Do not go gentle into that good night
Old age should burn and rave at close of day
Grave men, near death, who see with blinding sight
Blind eyes could blaze like meteors and be gay
Do not go gentle into that good night
Rage, rage against the dying of the light

Dylan Thomas

i. within

"It could still be another way, you know," Edward says as he and Bella are lying on her bed in his room just looking at each other thoughtfully.

Bella laughs, though there is no real amusement behind it. "We're getting married in two days and you want to back out now?"

He smiles. "Of course I don't want to back out of marrying you. That may be the only thing that will convince you I'm not going anywhere. No matter how ever change."

She frowns at him, realizing what this is about. "I'm not the one stopping us from being together as a teenager and granny in sixty years. It's you."

He raises an eyebrow. "I'm afraid you have to explain that."

"You've made it quite clear how well you're going to handle it if I die," she says, trying to put as much mocking sarcasm in her tone as she can. "So how could I do anything but promise to stay with you forever?"

She is smiling, idly running a finger along his collarbone inside the open collar of his shirt, but he finds himself unable to smile back. Is this how it is? Still? He just looks back at her seriously, not able to say it. She's right. They are getting married in two days and they've made all the necessary arrangements to make it look like they're going to live in Alaska two weeks after that. There can't possibly be any stopping her now.

"Edward," she says softly, nestling herself closer to him with her face buried against him under his chin. "You know something could still happen to me. I've only known your family for a couple years and I've already seen more than enough to show me you're pretty capable of making enemies. And - "

"Oh, Bella," he interrupts, smoothing a hand down her back, "you don't have anything to be afraid of. Surely you've also seen enough to show you that we look out for each other in this family. I'd never let anything happen - "

"That's not what I'm worried about," she says in a slightly exasperated voice. "I just . . . I wish more than anything, even more than I want to be with you for the rest of my entire existence, that I could just know you'll be okay even if something ever does happen to me."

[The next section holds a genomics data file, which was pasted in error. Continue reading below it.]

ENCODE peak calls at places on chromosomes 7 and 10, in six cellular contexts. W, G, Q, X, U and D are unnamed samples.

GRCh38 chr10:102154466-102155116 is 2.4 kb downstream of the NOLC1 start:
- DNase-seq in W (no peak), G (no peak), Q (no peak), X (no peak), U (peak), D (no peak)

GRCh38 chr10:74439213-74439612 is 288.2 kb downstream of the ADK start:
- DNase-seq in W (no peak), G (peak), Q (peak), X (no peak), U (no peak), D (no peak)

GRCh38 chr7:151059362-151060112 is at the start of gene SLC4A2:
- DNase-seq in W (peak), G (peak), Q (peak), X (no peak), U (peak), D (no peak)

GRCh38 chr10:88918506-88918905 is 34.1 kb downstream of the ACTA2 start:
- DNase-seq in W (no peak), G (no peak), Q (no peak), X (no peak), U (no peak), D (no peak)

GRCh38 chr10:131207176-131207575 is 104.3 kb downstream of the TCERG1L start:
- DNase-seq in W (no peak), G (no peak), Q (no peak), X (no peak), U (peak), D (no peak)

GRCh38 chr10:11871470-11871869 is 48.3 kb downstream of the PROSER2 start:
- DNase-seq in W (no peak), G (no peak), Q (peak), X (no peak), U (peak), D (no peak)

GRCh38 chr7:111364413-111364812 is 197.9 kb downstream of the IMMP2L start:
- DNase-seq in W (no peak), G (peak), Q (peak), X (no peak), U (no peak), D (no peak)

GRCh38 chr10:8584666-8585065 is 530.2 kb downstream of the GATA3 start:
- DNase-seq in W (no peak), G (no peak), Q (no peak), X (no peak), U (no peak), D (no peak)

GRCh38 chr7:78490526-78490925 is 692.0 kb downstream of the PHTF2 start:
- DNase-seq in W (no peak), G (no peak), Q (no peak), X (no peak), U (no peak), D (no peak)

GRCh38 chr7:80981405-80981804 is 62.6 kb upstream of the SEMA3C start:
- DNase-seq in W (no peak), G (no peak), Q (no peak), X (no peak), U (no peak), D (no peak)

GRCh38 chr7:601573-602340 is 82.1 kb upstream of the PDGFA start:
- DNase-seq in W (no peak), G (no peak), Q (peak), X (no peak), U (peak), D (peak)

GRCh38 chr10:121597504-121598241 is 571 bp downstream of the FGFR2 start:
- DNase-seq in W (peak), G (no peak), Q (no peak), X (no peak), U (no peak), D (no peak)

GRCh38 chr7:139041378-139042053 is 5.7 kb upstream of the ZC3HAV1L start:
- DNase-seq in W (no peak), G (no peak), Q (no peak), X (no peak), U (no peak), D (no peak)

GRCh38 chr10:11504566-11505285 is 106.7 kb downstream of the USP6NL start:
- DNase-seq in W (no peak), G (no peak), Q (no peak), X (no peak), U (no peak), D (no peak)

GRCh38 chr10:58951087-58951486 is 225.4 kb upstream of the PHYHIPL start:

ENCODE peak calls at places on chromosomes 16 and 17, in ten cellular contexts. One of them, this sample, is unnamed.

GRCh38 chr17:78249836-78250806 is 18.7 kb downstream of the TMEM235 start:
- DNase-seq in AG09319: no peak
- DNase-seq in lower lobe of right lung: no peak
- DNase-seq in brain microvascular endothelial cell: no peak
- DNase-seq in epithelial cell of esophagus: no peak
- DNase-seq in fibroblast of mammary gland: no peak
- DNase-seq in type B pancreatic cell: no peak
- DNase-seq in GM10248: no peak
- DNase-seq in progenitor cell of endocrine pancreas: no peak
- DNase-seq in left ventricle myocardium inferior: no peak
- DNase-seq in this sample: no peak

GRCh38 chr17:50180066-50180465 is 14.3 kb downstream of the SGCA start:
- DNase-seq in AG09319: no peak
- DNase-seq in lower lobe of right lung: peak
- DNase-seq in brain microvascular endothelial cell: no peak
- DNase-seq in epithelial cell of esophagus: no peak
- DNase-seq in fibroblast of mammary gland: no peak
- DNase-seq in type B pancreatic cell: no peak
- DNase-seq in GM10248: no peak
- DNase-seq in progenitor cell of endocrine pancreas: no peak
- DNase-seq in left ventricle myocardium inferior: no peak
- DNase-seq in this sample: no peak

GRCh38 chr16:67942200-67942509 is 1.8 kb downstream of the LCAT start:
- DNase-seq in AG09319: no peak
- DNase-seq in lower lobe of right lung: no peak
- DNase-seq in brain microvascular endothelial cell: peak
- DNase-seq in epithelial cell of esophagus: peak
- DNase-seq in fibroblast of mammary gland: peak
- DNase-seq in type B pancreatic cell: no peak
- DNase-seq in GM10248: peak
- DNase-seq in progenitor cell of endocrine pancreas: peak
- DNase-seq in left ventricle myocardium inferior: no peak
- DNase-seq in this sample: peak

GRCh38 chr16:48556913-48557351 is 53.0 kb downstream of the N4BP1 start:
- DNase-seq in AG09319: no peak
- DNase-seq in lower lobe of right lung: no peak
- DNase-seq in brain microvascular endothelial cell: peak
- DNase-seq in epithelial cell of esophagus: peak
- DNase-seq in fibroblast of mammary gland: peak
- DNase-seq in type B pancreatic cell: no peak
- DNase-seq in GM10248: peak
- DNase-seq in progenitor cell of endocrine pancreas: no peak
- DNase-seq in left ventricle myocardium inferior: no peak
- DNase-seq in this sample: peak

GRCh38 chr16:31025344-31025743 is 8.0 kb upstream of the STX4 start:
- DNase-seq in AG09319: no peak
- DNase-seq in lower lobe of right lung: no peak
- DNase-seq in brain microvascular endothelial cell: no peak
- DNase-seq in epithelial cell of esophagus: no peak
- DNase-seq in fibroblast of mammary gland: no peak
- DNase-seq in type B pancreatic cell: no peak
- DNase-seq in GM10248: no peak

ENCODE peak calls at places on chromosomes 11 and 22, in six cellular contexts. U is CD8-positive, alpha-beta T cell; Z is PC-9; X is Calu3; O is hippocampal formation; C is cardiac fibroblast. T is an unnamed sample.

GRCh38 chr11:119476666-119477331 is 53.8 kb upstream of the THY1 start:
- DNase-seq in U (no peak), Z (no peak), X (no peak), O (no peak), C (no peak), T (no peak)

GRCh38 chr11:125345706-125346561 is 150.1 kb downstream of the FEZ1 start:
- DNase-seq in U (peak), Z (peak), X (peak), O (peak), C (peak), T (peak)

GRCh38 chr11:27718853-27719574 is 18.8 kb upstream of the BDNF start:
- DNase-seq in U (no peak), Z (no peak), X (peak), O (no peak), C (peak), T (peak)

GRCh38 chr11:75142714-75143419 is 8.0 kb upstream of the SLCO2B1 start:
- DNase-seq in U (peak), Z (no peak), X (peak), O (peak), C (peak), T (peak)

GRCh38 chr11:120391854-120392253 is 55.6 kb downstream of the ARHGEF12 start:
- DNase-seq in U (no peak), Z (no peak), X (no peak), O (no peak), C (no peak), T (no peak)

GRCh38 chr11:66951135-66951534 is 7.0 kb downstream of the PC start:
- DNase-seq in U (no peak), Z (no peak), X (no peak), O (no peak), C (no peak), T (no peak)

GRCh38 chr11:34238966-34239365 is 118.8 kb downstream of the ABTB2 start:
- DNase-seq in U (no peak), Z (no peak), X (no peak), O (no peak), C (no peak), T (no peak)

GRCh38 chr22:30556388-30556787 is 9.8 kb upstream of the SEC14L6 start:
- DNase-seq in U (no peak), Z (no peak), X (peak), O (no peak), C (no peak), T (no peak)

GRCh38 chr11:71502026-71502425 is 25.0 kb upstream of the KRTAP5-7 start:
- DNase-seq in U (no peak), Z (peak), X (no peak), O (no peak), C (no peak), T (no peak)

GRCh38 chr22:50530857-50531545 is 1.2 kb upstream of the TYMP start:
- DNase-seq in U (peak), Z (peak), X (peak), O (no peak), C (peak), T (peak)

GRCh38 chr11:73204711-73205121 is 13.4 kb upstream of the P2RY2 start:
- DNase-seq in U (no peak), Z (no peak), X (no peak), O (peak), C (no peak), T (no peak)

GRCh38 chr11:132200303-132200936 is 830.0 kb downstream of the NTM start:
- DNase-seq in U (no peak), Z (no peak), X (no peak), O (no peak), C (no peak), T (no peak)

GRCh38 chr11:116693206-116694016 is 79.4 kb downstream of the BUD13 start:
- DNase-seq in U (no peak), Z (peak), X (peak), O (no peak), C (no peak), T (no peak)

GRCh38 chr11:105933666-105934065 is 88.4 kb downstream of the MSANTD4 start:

"I would be fine," he promises. "Granted I . . . could somehow find relief from my suffering soon afterwards."

She sighs heavily. "That doesn't help at all."

"I'm sorry, love. What do you want me to tell you? That I could just one day stop being incomplete without you? I can't say that. When you become one of us, you'll understand how these things are unfortunately different for our kind. I will never be able to stop needing you exactly as much as I do now. And I would never stop mourning you."

She pulls back away from him a little so she can look up at him, directly into his eyes. "But I'd never stop being a part of you," she tells him firmly. "If I died and you went on living, you would continue to carry the most important part of me with you. Because it's so set in stone and never-changing, your love will always make me more immortal than anything. That's how I've started to see it. And you know what else?" She takes one of his hands and places it over her heart. "You can't tell me you have no soul. Because I know you do; I have it with me right here. Even if I'm the only thing in the world that redeems you for what you are, I'm going to take care of it."

An unreadable, intense look crosses over Edward's face. He takes her face in both his hands and kisses her forehead with his eyes squeezed closed almost like he's in pain, and then he puts another delicate kiss on each of her closed eyelids, his lips cool as metal. She feels like a dead body being burned with coins placed over each of her eyes for her to pay the ferryman to take her across the river Styx. A shiver goes down her back, but not from the cold sensation; it is like the sudden thrill and fluttering of your heartbeat when your car in a rollercoaster starts moving and you suddenly hope you're strapped in right, that this is a good idea. Here we go, she thinks darkly.